Why rebrand? Five reasons.
Nothing gets the social media lines humming like a tweak or a nudge to a high-profile brand’s logo. Creating chatter is no reason to rebrand of course, and hardly why these corporations elected to launch new and (arguably) improved looks. It’s a common question with many of our clients – why rebrand?
I usually offer five reasons:
1. Your business is no longer understood. A new identity can help bring clarity for evolving organizations. A good example was our work with the Canadian Centre for Christian Charities. Its brand no longer represented the breadth of the organization’s reach or the spirit of its service. A modified name, new tagline and a bold new look has been a strong first step in better communicating who they are.
2. Your logo doesn’t align with your brand personality. Even if what you do isn’t much different, brands evolve in other ways. Guelph’s Graniteworx is a good example: this retailer of high-end countertops, kitchen and bath accessories intentionally moved more upscale, coinciding with the opening of a new, high profile store. The visual identity needed to follow suit.
3. Your logo is dated. A tired brand implies a tired organization. If your logo font brings to mind the cover of a Stars On 45 album (remember? Who’s with me?), it might be time to freshen things up. Guelph Public Library’s former logo was, well, a stack of books that did little to represent all they bring to our community and the dynamic, energetic library of today. A new look was warranted.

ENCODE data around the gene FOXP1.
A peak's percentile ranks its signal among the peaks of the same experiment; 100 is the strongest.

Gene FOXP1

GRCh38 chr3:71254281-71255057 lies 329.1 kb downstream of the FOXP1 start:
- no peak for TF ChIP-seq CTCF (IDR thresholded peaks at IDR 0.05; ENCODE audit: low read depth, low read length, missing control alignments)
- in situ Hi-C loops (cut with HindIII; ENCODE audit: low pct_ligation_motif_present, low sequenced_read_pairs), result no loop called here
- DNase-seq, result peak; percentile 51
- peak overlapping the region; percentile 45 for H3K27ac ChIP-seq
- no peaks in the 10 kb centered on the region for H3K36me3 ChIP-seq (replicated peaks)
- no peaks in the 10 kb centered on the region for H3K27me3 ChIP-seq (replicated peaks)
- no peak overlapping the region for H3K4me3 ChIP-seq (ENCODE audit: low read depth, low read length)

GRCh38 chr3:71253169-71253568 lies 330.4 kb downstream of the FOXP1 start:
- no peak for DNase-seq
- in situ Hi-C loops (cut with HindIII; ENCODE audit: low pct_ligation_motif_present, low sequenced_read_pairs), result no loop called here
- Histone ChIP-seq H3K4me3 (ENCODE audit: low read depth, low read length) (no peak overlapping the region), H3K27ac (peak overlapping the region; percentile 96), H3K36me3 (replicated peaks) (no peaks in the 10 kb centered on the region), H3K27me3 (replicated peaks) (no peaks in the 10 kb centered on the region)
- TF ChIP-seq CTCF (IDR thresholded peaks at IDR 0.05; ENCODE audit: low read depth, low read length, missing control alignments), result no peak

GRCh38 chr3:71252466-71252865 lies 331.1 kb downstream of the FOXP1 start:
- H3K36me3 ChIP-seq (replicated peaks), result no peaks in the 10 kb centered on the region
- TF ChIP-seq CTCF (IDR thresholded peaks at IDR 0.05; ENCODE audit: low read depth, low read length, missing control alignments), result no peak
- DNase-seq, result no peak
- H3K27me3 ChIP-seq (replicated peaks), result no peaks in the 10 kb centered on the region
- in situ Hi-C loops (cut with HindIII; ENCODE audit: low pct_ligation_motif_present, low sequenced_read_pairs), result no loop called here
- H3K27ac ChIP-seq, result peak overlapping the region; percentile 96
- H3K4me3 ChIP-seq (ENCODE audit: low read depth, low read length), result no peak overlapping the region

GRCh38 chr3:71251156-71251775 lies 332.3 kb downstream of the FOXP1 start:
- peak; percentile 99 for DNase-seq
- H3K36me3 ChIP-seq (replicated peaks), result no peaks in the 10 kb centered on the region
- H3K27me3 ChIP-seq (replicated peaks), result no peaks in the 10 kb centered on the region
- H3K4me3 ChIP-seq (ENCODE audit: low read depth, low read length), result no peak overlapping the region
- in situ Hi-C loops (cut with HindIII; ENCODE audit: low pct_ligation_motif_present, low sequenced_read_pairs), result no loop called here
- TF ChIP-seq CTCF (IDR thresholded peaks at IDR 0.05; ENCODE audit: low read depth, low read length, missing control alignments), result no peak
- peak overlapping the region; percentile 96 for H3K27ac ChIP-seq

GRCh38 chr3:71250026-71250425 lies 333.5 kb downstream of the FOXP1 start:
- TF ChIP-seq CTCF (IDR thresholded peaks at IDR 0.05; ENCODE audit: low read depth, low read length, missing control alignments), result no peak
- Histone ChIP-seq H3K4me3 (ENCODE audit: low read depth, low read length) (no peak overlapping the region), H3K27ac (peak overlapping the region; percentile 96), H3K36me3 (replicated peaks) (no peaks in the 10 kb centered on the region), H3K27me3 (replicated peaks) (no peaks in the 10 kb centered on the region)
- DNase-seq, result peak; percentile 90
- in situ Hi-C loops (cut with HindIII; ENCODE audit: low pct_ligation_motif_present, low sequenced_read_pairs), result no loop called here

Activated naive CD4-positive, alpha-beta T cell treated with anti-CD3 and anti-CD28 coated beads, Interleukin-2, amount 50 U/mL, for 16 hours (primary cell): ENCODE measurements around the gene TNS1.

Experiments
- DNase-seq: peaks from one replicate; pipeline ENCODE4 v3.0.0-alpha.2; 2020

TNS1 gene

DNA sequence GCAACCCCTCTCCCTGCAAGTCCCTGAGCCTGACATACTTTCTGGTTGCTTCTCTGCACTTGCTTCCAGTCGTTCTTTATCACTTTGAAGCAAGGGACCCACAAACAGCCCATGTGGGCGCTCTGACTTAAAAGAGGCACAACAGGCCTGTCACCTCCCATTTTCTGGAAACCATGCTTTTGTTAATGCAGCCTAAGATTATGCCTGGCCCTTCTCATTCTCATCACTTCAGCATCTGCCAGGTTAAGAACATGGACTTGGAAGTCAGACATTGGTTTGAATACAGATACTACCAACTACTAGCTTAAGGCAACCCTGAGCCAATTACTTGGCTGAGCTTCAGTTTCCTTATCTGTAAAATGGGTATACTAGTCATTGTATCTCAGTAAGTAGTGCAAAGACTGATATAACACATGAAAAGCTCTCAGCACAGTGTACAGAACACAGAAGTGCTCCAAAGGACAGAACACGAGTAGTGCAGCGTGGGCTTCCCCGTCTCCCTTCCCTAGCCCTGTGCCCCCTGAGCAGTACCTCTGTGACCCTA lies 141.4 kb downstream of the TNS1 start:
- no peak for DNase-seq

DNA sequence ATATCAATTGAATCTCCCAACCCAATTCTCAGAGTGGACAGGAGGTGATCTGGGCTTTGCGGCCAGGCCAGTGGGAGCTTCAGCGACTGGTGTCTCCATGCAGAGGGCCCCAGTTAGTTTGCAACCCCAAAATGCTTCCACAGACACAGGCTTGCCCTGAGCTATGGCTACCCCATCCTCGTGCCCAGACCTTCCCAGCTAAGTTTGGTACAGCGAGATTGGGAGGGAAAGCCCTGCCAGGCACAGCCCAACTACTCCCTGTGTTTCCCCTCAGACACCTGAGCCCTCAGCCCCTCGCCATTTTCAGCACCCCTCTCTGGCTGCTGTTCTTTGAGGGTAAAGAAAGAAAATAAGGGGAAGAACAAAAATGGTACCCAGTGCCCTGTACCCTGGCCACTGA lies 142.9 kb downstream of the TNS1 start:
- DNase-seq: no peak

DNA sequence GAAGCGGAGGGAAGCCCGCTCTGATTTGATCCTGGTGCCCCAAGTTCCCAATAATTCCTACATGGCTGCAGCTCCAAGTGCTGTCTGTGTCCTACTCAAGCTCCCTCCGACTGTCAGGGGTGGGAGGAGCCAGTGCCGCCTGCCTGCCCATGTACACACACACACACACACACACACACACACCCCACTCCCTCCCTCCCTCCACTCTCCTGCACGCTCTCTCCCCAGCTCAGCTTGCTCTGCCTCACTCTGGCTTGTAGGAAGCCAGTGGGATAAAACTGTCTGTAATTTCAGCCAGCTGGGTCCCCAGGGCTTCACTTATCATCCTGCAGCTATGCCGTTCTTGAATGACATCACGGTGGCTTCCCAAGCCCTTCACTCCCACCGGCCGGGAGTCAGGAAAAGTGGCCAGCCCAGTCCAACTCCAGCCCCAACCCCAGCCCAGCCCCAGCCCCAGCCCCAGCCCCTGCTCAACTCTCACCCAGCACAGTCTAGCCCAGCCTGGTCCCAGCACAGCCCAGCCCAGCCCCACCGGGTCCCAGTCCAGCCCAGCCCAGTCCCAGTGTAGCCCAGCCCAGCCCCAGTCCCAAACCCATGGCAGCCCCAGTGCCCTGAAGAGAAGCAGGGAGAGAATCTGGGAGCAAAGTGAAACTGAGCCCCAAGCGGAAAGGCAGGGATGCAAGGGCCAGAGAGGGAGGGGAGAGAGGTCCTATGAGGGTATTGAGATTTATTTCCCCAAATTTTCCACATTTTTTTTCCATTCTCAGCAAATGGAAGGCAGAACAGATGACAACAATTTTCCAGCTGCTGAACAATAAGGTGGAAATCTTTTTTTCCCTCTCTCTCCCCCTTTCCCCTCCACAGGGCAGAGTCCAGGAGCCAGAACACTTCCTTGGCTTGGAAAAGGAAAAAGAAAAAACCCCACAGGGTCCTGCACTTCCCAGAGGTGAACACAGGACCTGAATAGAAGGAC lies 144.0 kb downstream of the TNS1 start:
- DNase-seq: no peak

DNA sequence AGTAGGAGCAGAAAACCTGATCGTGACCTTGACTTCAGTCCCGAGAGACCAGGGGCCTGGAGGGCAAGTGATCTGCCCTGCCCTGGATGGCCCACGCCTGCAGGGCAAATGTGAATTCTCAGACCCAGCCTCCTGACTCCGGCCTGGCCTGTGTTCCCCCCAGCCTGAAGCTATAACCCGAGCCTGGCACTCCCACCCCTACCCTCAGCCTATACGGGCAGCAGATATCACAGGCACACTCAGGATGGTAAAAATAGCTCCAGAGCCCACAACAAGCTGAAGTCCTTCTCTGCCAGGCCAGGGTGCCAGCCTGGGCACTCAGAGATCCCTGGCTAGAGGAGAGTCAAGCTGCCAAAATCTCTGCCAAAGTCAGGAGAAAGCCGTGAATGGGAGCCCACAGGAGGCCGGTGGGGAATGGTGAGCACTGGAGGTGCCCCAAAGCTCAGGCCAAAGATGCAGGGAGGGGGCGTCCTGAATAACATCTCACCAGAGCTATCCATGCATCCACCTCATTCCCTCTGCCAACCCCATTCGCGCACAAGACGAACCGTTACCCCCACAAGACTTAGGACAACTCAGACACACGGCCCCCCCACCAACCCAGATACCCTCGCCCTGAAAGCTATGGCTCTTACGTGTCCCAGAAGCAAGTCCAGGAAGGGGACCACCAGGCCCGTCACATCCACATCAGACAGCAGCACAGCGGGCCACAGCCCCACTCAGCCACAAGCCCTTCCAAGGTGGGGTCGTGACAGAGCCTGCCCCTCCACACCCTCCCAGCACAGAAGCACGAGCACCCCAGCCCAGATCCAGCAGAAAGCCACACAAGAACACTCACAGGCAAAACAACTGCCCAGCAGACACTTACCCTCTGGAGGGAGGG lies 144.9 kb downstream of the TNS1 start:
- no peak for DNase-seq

4. Your logo doesn’t appeal to your target audience. Understanding your audience is a marketing fundamental, and your brand must resonate with them. For the Economic Developers Council of Ontario, a strategic goal was to attract young professionals to the industry. In our research they told us the logo hardly suggested a progressive career. A rebrand was in order.
5. Your logo is trying too hard. Some logos try to say a lot rather than make a simple impression. The brilliance behind the concept can be a great story. The trouble is, this often makes them bulky, and the context is lost on the viewer. A strong, simple logo – such as the upgrade recently developed in collaboration with our colleagues at HumanSystems Incorporated – can speak volumes.